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Book Review: 31 1/2 Essentials for Running Your Medical Practice

Book: Dr. John Guiliana and Dr. Hal Ornstein, with Mark Terry (2011). 31 1/2 Essentials for Running Your Medical Practice. Phoenix, MD. Greenbranch Publishing, LLC.  ISBN: 978-0-9827055-1-3.

Reviewer: Richard T. Hawk, MHA, CFAAMA, Diplomate; retired USAF Major, MSC; 2nd year doctoral student (Regent University); Director, San Antonio Military Health System Consult, Appointing, Referral Management Contact Center, San Antonio, TX.

Guiliana and Ornstein’s book, 31 1/2 Essentials for Running Your Medical Practice is a clever attempt to cover the myriad of topics professionals might face in setting up a private practice. From designing a mission statement, to the location of your practice, to business plans, corporate structure, staffing and budget, this book covers a bunch.

The authors, both practicing physicians, with experience in healthcare and practice management, declare that their passion is teaching and helping others. To that end, these 31 1/2 essentials have been tested and proven to work, not only in their own practices, but also in the practices of the other medical professionals that have adopted them. Lest you ponder the “I’ve already got my practice running, why do I need this book?” question, consider that sometimes, as the author’s state, “You have to recreate yourself in order to get better.”

The book’s forward states that this book will “improve your spirits, improve the morale of your office, show you how to generate new patients, how to develop services that your existing patients need and, ultimately, to increase your bottom line.” Even if just a couple of those things happen, specific to your own circumstances, this 146 page book is worth your time and expense to check it out.

As the title intimates, there are 31 essential topics discussed, with the 1/2 coming as a summation chapter that provides a handy action plan. Unlike other books within this genre, the chapters are not affinity grouped. Each chapter stands alone.

Here are a few of the chapters that captured my attention.

Subspecialties & Your Mission Statement. This is a fitting beginning point, as every organization needs to know what business they are in. Much more than the obligatory mandate to write a mission statement, the authors help the reader to come to grips with defining “who you are, who your patients are and what do your patients want.”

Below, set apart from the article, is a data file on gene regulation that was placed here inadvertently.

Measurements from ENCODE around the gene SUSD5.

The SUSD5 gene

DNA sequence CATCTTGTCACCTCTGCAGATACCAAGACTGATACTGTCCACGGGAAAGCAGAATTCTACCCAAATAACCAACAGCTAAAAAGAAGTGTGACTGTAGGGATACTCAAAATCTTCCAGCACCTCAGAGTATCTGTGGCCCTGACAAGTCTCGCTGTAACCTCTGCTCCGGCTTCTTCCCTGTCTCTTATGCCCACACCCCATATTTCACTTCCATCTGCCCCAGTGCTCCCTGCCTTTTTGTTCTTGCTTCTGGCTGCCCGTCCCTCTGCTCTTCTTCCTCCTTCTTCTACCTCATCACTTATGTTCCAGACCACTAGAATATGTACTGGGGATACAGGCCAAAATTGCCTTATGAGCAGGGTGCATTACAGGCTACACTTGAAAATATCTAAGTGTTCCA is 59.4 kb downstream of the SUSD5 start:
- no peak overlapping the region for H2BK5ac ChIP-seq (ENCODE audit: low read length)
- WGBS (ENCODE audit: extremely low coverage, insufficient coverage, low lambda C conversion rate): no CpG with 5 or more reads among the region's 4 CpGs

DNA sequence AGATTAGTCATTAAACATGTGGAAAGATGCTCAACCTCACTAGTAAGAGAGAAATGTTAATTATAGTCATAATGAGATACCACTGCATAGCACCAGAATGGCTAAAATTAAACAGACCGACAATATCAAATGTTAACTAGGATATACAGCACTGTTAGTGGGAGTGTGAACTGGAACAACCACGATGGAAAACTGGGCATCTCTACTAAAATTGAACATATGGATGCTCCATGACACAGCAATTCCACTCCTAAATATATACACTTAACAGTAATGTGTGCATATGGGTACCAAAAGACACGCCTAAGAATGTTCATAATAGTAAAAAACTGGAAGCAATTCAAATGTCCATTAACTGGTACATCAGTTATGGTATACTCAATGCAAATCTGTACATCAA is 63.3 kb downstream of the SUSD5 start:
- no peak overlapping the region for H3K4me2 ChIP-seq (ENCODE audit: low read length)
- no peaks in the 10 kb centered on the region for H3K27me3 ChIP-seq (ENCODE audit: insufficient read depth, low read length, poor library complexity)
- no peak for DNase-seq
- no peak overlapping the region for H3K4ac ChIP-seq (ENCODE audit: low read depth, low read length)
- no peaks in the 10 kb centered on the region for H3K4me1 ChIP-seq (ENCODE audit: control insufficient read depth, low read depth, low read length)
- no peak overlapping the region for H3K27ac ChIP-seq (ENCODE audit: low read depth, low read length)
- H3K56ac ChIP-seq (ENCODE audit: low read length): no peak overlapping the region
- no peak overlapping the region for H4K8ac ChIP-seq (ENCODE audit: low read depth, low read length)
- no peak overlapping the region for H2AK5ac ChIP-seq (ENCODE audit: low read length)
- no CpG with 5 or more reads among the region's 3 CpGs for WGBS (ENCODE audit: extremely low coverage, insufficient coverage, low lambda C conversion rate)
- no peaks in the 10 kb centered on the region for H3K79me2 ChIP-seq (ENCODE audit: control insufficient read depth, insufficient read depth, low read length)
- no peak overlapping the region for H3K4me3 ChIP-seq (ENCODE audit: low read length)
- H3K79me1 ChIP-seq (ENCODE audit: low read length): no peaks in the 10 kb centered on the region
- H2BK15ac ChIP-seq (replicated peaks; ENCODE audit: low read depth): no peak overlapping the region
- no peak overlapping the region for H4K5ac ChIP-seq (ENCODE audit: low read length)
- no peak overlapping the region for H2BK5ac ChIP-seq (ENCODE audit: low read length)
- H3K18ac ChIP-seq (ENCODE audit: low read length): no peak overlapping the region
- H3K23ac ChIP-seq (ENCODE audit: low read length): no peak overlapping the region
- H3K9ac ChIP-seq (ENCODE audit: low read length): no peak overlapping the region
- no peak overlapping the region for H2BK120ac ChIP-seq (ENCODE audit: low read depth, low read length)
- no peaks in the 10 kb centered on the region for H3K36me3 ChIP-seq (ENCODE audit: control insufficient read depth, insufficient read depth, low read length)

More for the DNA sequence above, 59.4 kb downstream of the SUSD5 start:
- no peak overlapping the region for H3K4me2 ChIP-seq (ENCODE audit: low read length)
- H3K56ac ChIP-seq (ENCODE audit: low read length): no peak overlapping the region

Time Management. This is a great chapter, which speaks volumes by its subtitle, “Get off the gerbil wheel and control your life and practice.” The authors offer suggestions how to own your time.  Examples include one master calendar for all staff and activities at the office, so the connections are easily understood. Block out times for like-events, whether they be admin functions or clinical time or procedures. Efficiencies are gained by affinity grouping these items into parts of your day or week. Additionally, the art of delegation is a key to a successful practice. Do only the items you must do, and to the degree you have staff that can handle other tasks, spread the responsibility. Don’t’ be a micromanager.

Non-medical Malpractice Insurance Coverage. So you’re new to owning a small business and you didn’t know how many different kinds of insurances you needed to consider. Indeed, a reliable insurance professional can educate you on your option. It’s a given that you will have medical malpractice, but did you know there are eight other key insurances you must consider. These included health insurance for your employees and general liability insurance for things like slip-and-falls accidents. Other insurance includes property coverage that covers things like fire and weather damage. Perhaps workman’s compensation that covers employees getting hurt on the job. These are all very important decisions and should be handled in concert with your insurance professional and other key members of your leadership team.

Other essentials include developing a budget, hiring staff and marketing your practice. Writing the office manual, determining what a paper-less office looks like and controlling overhead are a few more of the 31 topics this wonderful book offers. The book closes out with an action plan that highlights one key item from each of the chapter, compiled in an action checklist for easy use in setting up your practice, or in improving the practice you already own.

Drawing on nearly 50 years of combined experience running successful practices, the ideas Guiliana and Ornstein have brought together will improve the work you do. I highly recommend this book for every healthcare professional. Read it once, cover to cover, than place it in your office for easy access and reference.